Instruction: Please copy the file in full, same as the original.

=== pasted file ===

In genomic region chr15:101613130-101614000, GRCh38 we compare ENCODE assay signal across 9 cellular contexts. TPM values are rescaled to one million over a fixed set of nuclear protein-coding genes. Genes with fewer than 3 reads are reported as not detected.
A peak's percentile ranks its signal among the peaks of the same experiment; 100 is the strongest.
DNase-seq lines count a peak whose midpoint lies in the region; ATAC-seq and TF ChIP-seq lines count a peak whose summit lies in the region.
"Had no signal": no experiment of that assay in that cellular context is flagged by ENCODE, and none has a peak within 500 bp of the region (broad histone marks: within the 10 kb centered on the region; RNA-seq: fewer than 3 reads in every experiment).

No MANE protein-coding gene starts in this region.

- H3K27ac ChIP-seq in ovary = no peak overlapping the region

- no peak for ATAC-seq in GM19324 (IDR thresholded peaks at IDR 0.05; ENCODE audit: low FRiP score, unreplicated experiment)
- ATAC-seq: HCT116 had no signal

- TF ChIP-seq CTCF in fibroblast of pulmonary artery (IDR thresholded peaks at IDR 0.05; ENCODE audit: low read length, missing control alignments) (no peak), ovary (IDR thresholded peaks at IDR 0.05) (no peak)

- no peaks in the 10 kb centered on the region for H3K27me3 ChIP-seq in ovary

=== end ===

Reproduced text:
In genomic region chr15:101613130-101614000, GRCh38 we compare ENCODE assay signal across 9 cellular contexts. TPM values are rescaled to one million over a fixed set of nuclear protein-coding genes. Genes with fewer than 3 reads are reported as not detected.
A peak's percentile ranks its signal among the peaks of the same experiment; 100 is the strongest.
DNase-seq lines count a peak whose midpoint lies in the region; ATAC-seq and TF ChIP-seq lines count a peak whose summit lies in the region.
"Had no signal": no experiment of that assay in that cellular context is flagged by ENCODE, and none has a peak within 500 bp of the region (broad histone marks: within the 10 kb centered on the region; RNA-seq: fewer than 3 reads in every experiment).

No MANE protein-coding gene starts in this region.

- H3K27ac ChIP-seq in ovary = no peak overlapping the region

- no peak for ATAC-seq in GM19324 (IDR thresholded peaks at IDR 0.05; ENCODE audit: low FRiP score, unreplicated experiment)
- ATAC-seq: HCT116 had no signal

- TF ChIP-seq CTCF in fibroblast of pulmonary artery (IDR thresholded peaks at IDR 0.05; ENCODE audit: low read length, missing control alignments) (no peak), ovary (IDR thresholded peaks at IDR 0.05) (no peak)

- no peaks in the 10 kb centered on the region for H3K27me3 ChIP-seq in ovary